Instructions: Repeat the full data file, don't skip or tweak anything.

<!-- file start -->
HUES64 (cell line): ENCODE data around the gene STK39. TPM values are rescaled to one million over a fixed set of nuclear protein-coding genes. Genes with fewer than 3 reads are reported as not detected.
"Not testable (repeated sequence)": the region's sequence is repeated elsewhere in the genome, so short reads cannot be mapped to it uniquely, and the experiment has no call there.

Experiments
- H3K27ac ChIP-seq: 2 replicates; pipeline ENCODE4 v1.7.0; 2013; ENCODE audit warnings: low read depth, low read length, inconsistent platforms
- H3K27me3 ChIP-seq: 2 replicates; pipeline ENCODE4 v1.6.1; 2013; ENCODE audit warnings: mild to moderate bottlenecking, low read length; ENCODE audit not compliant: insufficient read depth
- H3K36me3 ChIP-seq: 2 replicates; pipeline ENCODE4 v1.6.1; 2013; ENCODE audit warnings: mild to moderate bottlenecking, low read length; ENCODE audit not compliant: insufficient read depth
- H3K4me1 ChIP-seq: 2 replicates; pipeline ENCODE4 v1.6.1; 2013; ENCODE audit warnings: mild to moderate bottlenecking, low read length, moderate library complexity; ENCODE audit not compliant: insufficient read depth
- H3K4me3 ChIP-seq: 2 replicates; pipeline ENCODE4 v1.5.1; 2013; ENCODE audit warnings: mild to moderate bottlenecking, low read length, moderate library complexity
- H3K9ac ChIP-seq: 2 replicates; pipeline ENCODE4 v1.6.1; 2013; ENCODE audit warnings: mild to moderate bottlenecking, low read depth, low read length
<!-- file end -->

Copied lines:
HUES64 (cell line): ENCODE data around the gene STK39. TPM values are rescaled to one million over a fixed set of nuclear protein-coding genes. Genes with fewer than 3 reads are reported as not detected.
"Not testable (repeated sequence)": the region's sequence is repeated elsewhere in the genome, so short reads cannot be mapped to it uniquely, and the experiment has no call there.

Experiments
- H3K27ac ChIP-seq: 2 replicates; pipeline ENCODE4 v1.7.0; 2013; ENCODE audit warnings: low read depth, low read length, inconsistent platforms
- H3K27me3 ChIP-seq: 2 replicates; pipeline ENCODE4 v1.6.1; 2013; ENCODE audit warnings: mild to moderate bottlenecking, low read length; ENCODE audit not compliant: insufficient read depth
- H3K36me3 ChIP-seq: 2 replicates; pipeline ENCODE4 v1.6.1; 2013; ENCODE audit warnings: mild to moderate bottlenecking, low read length; ENCODE audit not compliant: insufficient read depth
- H3K4me1 ChIP-seq: 2 replicates; pipeline ENCODE4 v1.6.1; 2013; ENCODE audit warnings: mild to moderate bottlenecking, low read length, moderate library complexity; ENCODE audit not compliant: insufficient read depth
- H3K4me3 ChIP-seq: 2 replicates; pipeline ENCODE4 v1.5.1; 2013; ENCODE audit warnings: mild to moderate bottlenecking, low read length, moderate library complexity
- H3K9ac ChIP-seq: 2 replicates; pipeline ENCODE4 v1.6.1; 2013; ENCODE audit warnings: mild to moderate bottlenecking, low read depth, low read length